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The Patron Saint of Superheroes

Chris Gavaler Explores the Multiverse of Comics, Pop Culture, and Politics

I’ve been drafting chapters for a comics craft textbook and also rethinking my co-taught ENGL-ARTS Making Comics course for spring term, both of which have me experimenting with image-text art. Not all image-texts are comics and not all comics are image-texts, but the overlap in the center of that Venn diagram is massive. I’ve been particularly intrigued by the possible ways words can be incorporated into images, which has led me away from most comics conventions (thought balloons, talk bubbles, caption boxes, sound effects) and into what I think of as poster art–or at least single-panel comics (which by some scholarly definitions, including my own, isn’t a “comic”). I created the above art over winter break. It’s titled “nevertheless” and combines three generations of feminist imagery. It’s hard to be sure, but I think that’s FEMEN leader Inna Shevchenko being arrested in the background.

In case it’s of interest to anyone, here’s my process:

STEP 1: Select a photograph of members of the Ukrainian activist organization FEMEN striking a 1940s Rosie the Riveter pose.

STEP 2: Isolate one figure and white-out everything but outlines, then eyes, nose, and mouth. I work in Word Paint because I’m an idiot and also because there’s something appealing to me about its pixellated simplicity–the digital equivalent of wood-cutting.

STEP 3: Experiment with words.STEP 4: Experiment with the female symbol that represented feminism in the 70s and 80s.STEP 5: Flip the image (because the original Rosie faces right) and add the word “nevertheless” to evoke Senate Majority Leader McConnell’s silencing of Senator Elizabeth Warren last year: “Sen. Warren was giving a lengthy speech. She had appeared to violate the rule. She was warned. She was given an explanation. Nevertheless, she persisted.”STEP 6: Experiment with placement and negative space.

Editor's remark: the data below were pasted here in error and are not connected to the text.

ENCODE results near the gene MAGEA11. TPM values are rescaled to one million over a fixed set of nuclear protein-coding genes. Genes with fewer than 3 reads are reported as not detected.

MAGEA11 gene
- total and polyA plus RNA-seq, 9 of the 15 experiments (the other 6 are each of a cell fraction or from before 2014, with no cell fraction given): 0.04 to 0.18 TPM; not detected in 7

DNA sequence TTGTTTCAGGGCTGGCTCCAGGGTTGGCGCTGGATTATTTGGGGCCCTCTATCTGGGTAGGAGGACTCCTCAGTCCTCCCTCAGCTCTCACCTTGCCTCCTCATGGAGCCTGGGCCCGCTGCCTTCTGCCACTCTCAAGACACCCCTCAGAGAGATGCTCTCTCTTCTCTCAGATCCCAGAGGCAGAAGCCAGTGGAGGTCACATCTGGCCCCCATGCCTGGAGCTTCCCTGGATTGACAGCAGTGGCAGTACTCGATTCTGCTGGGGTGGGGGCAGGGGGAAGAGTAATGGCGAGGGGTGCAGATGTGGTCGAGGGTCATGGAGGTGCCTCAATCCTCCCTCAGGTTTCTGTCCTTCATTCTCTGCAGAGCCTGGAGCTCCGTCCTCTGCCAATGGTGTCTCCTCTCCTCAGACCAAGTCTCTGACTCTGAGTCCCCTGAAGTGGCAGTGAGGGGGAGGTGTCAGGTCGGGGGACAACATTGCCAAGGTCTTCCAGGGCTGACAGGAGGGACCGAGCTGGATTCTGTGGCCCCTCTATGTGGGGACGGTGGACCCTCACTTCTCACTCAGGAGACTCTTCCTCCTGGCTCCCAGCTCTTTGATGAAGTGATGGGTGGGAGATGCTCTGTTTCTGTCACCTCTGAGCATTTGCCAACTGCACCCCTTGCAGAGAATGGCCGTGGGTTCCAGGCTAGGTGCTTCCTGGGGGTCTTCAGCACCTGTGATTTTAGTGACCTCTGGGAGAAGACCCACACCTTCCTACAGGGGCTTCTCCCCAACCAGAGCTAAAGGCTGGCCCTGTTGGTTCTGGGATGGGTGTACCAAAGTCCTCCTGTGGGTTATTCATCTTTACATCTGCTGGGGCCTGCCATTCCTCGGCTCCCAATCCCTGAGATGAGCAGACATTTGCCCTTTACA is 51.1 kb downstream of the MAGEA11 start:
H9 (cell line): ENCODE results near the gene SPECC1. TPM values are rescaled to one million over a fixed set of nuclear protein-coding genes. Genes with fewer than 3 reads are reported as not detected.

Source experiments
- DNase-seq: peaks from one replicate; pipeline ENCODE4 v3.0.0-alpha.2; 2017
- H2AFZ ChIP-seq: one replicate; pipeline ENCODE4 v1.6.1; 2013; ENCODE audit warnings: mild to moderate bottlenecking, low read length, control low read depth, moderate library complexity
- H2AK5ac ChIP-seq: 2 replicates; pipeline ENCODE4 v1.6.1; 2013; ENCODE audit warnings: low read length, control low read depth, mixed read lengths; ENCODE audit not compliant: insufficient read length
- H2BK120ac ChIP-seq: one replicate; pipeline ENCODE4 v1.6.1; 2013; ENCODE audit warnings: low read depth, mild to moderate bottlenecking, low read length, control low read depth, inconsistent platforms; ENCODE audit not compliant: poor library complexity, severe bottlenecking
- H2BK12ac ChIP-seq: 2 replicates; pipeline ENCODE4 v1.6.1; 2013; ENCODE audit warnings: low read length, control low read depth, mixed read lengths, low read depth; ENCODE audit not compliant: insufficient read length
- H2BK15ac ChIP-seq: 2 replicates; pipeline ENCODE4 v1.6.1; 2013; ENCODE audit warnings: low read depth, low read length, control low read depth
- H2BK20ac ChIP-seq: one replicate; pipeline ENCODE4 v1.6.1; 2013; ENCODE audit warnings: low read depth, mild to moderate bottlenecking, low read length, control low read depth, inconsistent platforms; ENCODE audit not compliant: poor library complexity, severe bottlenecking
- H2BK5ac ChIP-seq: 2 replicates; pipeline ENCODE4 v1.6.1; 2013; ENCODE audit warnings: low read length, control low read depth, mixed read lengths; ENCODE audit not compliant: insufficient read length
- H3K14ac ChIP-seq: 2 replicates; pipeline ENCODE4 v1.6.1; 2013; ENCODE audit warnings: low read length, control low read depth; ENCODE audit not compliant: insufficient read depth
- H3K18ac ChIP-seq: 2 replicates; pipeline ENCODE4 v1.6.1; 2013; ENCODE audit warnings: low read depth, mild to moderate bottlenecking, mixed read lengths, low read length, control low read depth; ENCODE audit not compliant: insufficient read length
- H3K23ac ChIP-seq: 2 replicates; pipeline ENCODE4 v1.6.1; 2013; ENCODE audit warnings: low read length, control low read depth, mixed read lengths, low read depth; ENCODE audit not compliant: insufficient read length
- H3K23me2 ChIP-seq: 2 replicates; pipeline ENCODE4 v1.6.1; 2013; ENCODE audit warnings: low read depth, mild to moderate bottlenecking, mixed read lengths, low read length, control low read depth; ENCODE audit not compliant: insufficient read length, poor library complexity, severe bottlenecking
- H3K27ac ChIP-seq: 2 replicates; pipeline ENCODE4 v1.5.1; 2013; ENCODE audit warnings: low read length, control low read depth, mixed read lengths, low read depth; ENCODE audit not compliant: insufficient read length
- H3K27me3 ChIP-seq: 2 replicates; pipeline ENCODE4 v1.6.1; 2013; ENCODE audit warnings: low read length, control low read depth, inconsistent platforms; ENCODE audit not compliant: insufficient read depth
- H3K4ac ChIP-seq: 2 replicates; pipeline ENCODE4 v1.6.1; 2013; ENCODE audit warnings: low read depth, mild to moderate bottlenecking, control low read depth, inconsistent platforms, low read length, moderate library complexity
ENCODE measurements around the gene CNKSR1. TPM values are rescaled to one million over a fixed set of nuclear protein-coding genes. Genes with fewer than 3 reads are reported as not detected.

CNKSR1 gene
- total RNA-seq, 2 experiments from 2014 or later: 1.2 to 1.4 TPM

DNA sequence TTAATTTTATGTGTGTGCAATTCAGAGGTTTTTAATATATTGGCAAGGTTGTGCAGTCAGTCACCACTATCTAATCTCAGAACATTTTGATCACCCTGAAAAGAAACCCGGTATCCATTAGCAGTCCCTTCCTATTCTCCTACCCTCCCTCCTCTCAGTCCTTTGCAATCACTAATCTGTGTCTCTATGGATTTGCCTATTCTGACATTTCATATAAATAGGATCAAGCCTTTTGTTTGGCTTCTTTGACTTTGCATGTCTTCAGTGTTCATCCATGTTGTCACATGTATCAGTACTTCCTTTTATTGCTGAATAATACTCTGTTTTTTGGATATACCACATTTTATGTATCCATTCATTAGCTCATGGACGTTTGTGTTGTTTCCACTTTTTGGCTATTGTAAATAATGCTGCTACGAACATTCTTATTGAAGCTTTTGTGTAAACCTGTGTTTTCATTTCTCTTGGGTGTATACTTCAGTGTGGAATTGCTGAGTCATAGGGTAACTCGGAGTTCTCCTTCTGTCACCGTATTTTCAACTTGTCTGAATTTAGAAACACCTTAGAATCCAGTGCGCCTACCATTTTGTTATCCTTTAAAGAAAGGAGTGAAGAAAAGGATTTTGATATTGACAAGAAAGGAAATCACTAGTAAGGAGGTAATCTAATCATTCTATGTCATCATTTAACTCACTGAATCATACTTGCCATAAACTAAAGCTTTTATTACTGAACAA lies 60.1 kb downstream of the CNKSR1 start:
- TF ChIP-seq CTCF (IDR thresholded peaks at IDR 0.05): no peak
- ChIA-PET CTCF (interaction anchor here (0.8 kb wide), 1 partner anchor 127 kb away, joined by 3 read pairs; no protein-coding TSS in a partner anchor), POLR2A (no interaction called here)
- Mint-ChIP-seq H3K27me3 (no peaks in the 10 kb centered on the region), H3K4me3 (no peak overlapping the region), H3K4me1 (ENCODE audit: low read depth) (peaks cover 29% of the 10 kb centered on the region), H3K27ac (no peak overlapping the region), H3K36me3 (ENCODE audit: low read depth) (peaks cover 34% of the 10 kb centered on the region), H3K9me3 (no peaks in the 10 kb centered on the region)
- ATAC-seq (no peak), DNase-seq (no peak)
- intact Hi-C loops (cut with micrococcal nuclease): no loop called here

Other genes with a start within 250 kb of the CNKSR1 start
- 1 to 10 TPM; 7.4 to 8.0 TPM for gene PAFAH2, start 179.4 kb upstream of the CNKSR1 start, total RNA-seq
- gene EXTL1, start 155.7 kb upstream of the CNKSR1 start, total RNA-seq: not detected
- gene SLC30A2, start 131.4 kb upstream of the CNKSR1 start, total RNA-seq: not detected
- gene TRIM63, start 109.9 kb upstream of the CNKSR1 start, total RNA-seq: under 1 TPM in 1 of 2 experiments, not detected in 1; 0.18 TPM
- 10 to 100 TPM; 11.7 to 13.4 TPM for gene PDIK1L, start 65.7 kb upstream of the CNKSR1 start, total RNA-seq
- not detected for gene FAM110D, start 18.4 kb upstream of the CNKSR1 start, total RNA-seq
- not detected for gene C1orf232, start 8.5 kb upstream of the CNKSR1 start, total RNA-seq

STEP 7: Try it in pink (because of the Women’s March)

STEP 8: Try it with flag stripes (because America).

STEP 9: Simplify.

And that’s probably where I should have stopped. I’d say that’s a fairly decent poster image, and if you like it, feel free to use it (I’ll even email you the artwork). But then I got another idea …

STEP 10: Try overlaying it onto protest photographs.

STEP 11: Go in a completely different direction.

STEP 12: Try historical photos instead.STEP 13: Think that you’ve settled on a “Votes for Women” c. 1904-14.STEP 14: But then have your artist friend Carolyn Capps look through your drafts and pick this one as the best. Carolyn liked how the flying background hair becomes the hair of outline face too, and how the cop’s hand seems to be on her neck, with his thumb pressing her throat. And how his holstered baton ends the image in the bottom right corner–which is how comics artists think too. Since comics juxtapose images, “nevertheless” is also a comic. But instead of placing images side-by-side, it combines its five elements in layers: Rosie the Riveter figure, female symbol, “nevertheless,” U.S. flag, and the photo background.

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